What Happens After Bush Vetoes the Iraq Spending Bill?
The showdown over Iraq that's been brewing since the November elections will finally come to a head this week as Congress sends a war-spending bill to President Bush. Though the bill authorizes $100 billion for the war, Bush has rejected its October deadline for beginning the withdrawal of combat troops, with the goal of bringing combat troops home by April 2008, and has promised to use his veto -- his second-ever use of this power -- to kill it.
On Jan. 13, during his weekly radio address, Bush challenged those who disagreed with him to offer their own plan for Iraq. Led by Speaker Nancy Pelosi, D-Calif., Rep. David Obey, D-Wis., and Senate Majority Leader Harry Reid, D-Nev., Congress met Bush's challenge to come up with an alternative policy.
But instead of seeking the dialogue he asked for in his own radio address, Bush and the Republicans went on the attack, calling the bill "defeatist" and "a cut and run" strategy. The truth is that the measure offers a change of course, not a 180-degree reversal. If Bush and Republicans can't agree to a plan as moderate as the one passed this week, then they really do want a war with no end.
The legislation sets a date to start rolling back Bush's escalation of 30,000 troops and calls for bringing home the rest of the combat troops. Instead of leaving the void that many of the war's bitter-enders predict, the bill would reposition roughly 20,000 to 60,000 troops for counterterrorism missions, protecting diplomats and training Iraqi troops. Finally, the measure sets benchmarks for the Iraqi government to meet in order to continue receiving U.S. financial assistance.
These proposals mirror much of what was contained in the bipartisan Iraq Study Group report released last November. They are also endorsed by prominent members of the military. Writing in support of the bill this week along with five other flag officers, Maj. Gen. Mel Montano, USANG, Ret. noted, "Supporting the Iraq Supplemental Bill not only reflects the thinking of the Iraq Study Group but puts teeth to the phrase 'supporting the troops.'"
The American public also backs the proposal. A mid-April CBS poll found that 57 percent of the public thinks that the "United States should set a timetable for the withdrawal of U.S. troops from Iraq sometime in 2008."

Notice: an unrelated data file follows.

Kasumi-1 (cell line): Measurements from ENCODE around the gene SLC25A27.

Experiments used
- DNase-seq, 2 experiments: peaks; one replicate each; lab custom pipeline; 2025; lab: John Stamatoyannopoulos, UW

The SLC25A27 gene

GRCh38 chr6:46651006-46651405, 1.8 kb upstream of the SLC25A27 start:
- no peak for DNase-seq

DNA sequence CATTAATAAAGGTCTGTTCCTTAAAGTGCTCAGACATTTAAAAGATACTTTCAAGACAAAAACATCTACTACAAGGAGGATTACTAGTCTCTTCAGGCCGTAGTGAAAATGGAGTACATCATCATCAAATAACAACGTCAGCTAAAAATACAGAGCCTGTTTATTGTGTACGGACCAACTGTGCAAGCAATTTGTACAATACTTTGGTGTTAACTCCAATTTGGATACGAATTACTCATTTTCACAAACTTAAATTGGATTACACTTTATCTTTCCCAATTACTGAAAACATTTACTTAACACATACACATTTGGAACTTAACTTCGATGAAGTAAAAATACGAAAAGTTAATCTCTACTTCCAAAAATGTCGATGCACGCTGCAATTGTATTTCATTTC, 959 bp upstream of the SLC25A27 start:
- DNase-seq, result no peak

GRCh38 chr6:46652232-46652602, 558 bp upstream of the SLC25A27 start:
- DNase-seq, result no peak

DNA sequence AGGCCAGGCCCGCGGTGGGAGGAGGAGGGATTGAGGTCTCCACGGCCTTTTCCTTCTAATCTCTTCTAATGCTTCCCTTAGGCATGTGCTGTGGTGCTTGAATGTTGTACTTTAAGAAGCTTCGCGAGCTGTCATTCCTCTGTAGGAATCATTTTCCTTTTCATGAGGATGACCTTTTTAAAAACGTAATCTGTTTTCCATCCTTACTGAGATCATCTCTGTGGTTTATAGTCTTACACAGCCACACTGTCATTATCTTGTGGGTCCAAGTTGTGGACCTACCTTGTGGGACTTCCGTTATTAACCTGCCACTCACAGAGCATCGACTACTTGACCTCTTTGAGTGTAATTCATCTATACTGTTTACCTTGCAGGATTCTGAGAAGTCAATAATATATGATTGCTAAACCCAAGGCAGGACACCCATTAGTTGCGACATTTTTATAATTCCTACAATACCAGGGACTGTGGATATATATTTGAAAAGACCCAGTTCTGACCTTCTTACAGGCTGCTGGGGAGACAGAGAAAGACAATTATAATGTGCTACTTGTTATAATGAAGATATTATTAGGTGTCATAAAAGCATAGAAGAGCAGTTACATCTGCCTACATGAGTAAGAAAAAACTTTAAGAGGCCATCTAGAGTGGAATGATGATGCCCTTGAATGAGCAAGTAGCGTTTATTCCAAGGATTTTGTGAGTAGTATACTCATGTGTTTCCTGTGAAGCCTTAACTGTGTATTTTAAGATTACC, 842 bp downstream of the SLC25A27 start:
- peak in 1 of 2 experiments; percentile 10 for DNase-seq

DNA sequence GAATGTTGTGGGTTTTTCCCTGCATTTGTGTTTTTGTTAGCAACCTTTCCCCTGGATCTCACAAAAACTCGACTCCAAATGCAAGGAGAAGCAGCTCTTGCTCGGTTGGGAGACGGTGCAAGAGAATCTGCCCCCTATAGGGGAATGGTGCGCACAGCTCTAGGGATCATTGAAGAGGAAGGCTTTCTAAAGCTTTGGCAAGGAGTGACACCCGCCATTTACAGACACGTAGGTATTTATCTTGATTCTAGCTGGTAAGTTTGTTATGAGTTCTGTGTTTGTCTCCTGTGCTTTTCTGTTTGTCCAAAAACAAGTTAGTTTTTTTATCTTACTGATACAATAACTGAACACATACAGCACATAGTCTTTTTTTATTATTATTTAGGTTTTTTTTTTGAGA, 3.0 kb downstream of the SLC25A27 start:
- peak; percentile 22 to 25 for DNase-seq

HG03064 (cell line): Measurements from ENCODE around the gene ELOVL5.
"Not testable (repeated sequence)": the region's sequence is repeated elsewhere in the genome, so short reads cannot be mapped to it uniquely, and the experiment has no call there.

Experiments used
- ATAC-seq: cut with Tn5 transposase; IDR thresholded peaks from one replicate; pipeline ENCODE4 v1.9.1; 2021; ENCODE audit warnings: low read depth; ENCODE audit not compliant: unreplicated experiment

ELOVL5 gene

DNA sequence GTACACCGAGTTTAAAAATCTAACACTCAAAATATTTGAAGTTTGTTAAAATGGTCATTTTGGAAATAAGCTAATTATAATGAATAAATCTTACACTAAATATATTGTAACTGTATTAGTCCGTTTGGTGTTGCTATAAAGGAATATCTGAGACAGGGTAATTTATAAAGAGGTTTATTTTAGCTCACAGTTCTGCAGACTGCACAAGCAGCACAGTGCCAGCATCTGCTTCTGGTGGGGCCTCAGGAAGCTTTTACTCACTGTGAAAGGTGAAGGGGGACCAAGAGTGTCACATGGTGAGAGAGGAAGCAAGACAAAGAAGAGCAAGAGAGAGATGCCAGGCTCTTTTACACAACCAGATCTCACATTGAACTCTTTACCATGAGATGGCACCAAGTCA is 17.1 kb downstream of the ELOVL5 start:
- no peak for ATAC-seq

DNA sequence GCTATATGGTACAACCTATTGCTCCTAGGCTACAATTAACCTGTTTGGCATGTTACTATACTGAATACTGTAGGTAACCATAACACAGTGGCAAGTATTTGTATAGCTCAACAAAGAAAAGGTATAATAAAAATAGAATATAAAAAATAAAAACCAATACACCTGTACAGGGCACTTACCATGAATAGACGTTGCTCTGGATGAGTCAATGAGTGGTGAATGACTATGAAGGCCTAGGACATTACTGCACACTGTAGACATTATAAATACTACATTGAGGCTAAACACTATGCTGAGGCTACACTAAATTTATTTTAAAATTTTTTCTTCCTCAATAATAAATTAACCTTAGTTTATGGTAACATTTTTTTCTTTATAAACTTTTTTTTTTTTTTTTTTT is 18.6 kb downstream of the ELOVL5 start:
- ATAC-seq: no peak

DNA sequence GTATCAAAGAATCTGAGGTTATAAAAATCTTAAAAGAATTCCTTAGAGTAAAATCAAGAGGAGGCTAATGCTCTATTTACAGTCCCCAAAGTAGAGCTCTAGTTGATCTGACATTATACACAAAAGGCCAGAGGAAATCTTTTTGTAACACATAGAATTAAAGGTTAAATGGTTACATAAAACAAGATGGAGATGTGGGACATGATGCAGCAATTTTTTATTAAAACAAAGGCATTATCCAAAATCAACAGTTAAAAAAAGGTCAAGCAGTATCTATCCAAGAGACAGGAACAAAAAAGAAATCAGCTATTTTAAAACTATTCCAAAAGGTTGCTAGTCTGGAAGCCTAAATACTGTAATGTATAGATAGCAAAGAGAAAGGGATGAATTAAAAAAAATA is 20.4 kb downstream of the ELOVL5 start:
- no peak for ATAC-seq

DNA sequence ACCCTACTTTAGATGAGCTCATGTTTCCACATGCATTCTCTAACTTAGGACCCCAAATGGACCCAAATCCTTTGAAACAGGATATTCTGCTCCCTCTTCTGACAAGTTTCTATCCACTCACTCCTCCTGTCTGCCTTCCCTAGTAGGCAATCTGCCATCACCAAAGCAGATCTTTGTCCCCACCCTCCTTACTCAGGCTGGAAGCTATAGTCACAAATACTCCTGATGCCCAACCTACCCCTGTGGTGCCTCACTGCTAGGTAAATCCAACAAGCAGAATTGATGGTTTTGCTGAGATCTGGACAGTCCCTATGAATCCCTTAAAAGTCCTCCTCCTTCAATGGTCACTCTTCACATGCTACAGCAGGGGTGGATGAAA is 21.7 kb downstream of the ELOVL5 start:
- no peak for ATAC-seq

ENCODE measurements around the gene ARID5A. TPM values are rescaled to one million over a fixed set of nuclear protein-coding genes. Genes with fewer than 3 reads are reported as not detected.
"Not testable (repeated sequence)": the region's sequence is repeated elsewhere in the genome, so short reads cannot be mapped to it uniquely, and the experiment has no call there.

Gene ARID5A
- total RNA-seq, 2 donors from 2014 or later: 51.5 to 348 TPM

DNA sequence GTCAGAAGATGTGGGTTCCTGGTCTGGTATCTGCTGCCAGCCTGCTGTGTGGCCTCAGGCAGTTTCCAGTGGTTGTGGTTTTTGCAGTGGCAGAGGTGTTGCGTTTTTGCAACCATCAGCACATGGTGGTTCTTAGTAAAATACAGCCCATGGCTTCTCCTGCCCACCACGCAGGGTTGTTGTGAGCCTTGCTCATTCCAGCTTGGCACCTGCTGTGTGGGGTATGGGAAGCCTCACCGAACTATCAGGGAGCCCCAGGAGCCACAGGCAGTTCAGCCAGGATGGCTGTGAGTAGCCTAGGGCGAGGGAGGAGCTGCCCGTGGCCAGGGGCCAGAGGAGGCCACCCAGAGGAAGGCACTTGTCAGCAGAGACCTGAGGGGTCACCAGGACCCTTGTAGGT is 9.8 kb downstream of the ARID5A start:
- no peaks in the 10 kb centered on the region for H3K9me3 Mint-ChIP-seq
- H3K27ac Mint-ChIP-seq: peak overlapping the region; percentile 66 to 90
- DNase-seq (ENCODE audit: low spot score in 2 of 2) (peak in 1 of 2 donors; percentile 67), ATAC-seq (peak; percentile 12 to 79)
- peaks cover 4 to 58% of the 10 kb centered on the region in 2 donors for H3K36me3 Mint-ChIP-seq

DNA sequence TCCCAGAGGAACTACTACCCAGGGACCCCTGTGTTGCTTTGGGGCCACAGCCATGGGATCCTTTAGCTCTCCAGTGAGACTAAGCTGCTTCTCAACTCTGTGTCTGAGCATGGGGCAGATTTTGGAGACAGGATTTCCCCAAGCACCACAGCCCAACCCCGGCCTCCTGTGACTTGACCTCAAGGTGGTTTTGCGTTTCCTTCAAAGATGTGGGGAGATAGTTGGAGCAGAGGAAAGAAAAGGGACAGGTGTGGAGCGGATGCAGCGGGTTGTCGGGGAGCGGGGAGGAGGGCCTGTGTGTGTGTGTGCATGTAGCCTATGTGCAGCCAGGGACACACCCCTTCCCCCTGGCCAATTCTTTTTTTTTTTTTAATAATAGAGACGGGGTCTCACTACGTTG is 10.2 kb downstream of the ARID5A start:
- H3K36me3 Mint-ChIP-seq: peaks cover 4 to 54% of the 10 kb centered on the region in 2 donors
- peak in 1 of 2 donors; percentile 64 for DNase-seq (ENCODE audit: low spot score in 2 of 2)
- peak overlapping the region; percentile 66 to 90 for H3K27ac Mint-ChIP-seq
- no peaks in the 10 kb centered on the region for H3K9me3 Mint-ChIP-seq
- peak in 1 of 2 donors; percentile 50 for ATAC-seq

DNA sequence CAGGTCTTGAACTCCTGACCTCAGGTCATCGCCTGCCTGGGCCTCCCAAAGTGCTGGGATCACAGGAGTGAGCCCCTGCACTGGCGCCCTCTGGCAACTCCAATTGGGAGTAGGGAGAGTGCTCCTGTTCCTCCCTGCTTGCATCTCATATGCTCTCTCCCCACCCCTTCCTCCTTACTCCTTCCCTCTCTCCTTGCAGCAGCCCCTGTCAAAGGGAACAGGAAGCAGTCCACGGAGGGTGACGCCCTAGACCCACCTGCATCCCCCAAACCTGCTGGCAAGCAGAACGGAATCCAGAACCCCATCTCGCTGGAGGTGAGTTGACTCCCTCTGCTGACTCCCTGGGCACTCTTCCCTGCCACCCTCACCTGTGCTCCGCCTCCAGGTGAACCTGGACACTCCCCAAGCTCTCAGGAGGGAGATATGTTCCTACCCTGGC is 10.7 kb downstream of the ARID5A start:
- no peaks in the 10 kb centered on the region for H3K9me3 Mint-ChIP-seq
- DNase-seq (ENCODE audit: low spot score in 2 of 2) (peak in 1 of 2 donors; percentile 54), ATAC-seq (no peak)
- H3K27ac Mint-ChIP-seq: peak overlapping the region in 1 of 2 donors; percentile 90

But if Bush follows through with his threatened veto, the next steps for Congress are unclear. At this time, the leadership doesn't have the votes to override the veto; they would come up 17 votes short in the Senate and would fail by more than 70 votes in the House. Yet, congressional Democrats are reluctant to sign another blank check for the war.
One alternative floated by Rep. Jack Murtha, D-Pa., would be to fund the war for just two or three months. Another option would be to pass similar withdrawal language with other "must pass" bills, including the defense authorization, defense appropriations and the other Iraq spending bill for the 2008 fiscal year. But unless the dynamics change between Bush and Congress, we'll just see a repeat of this same game over and over again.
Grassroots groups and coalitions, such as CodePink, United for Peace and Justice, Americans Against Escalation in Iraq and MoveOn.org, are using all of these votes to put the pressure on members in Washington and at home. In Murtha's scenario, each vote gives them the chance to organize against those opposed to bringing the troops home.
The downside of that process is that it exacerbates one of the major hurdles to changing the course -- the fact that the focus on politics has caused the effects of the policy to be overlooked and led many Republicans to circle the wagons.
The reality is that the ongoing escalation causes massive bloodshed every day in Iraq. The construction of a walled city in Baghdad is meeting with considerable resistance among locals. Daily attacks are rising -- on Monday, nine U.S. soldiers and at least 60 Iraqis lost their lives. Bush's policies in Iraq have led to the kind of human tragedy that the nation saw in the shootings at Virginia Tech, except multiplied by three every single day.
Yet, Bush still is seeking a military "victory." He has actively been seeking a "war czar" to coordinate the Iraq and Afghanistan wars. The Washington Post reported that at least three four-star generals have turned down the job. In the same article, Carlos Pascual, former State Department coordinator of Iraq reconstruction, noted that, by looking for a czar, the president was once again headed in the wrong direction. "An individual can't fix a failed policy," he said.
After Bush's veto, progressives in Congress need to remind their colleagues of the failed policies and push for stronger legislation. If the president is unwilling to take the moderate compromise on the table now, it is clear that more drastic measures will be needed. As each vote on the war happens, those opposed to the occupation of Iraq need to push for a full withdrawal of troops, closing the permanent bases, setting aside funds for reconstruction, and a commitment to real regional diplomacy.
That's a strategy that can keep Democrats united by moving them slowly towards the correct policy of a full and total withdrawal from Iraq, while driving a wedge between the White House and congressional Republicans, who by mid-summer won't be able to deny that the White House's latest policy tweak has failed.